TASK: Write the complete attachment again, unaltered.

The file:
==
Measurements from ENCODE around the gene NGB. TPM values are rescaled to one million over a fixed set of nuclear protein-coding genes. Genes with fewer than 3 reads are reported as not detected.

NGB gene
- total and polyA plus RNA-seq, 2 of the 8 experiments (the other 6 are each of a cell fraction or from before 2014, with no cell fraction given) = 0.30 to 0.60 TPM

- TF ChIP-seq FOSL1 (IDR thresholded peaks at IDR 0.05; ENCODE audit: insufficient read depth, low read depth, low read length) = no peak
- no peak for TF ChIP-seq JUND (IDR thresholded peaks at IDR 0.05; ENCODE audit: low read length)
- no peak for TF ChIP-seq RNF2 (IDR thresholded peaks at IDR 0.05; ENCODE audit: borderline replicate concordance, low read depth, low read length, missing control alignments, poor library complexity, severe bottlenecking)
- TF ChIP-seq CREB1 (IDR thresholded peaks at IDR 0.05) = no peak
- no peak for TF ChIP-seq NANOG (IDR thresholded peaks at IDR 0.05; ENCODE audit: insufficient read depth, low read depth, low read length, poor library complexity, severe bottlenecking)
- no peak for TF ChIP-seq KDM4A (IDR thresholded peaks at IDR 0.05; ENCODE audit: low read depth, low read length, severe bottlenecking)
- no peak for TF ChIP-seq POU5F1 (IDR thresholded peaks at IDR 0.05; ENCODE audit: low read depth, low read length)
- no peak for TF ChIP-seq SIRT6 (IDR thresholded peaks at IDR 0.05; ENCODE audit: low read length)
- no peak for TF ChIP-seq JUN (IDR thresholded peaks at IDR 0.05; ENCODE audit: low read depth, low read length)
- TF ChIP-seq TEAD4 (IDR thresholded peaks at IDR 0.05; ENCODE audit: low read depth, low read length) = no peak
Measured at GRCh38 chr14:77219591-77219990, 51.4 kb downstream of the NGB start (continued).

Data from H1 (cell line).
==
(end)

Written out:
Measurements from ENCODE around the gene NGB. TPM values are rescaled to one million over a fixed set of nuclear protein-coding genes. Genes with fewer than 3 reads are reported as not detected.

NGB gene
- total and polyA plus RNA-seq, 2 of the 8 experiments (the other 6 are each of a cell fraction or from before 2014, with no cell fraction given) = 0.30 to 0.60 TPM

- TF ChIP-seq FOSL1 (IDR thresholded peaks at IDR 0.05; ENCODE audit: insufficient read depth, low read depth, low read length) = no peak
- no peak for TF ChIP-seq JUND (IDR thresholded peaks at IDR 0.05; ENCODE audit: low read length)
- no peak for TF ChIP-seq RNF2 (IDR thresholded peaks at IDR 0.05; ENCODE audit: borderline replicate concordance, low read depth, low read length, missing control alignments, poor library complexity, severe bottlenecking)
- TF ChIP-seq CREB1 (IDR thresholded peaks at IDR 0.05) = no peak
- no peak for TF ChIP-seq NANOG (IDR thresholded peaks at IDR 0.05; ENCODE audit: insufficient read depth, low read depth, low read length, poor library complexity, severe bottlenecking)
- no peak for TF ChIP-seq KDM4A (IDR thresholded peaks at IDR 0.05; ENCODE audit: low read depth, low read length, severe bottlenecking)
- no peak for TF ChIP-seq POU5F1 (IDR thresholded peaks at IDR 0.05; ENCODE audit: low read depth, low read length)
- no peak for TF ChIP-seq SIRT6 (IDR thresholded peaks at IDR 0.05; ENCODE audit: low read length)
- no peak for TF ChIP-seq JUN (IDR thresholded peaks at IDR 0.05; ENCODE audit: low read depth, low read length)
- TF ChIP-seq TEAD4 (IDR thresholded peaks at IDR 0.05; ENCODE audit: low read depth, low read length) = no peak
Measured at GRCh38 chr14:77219591-77219990, 51.4 kb downstream of the NGB start (continued).

Data from H1 (cell line).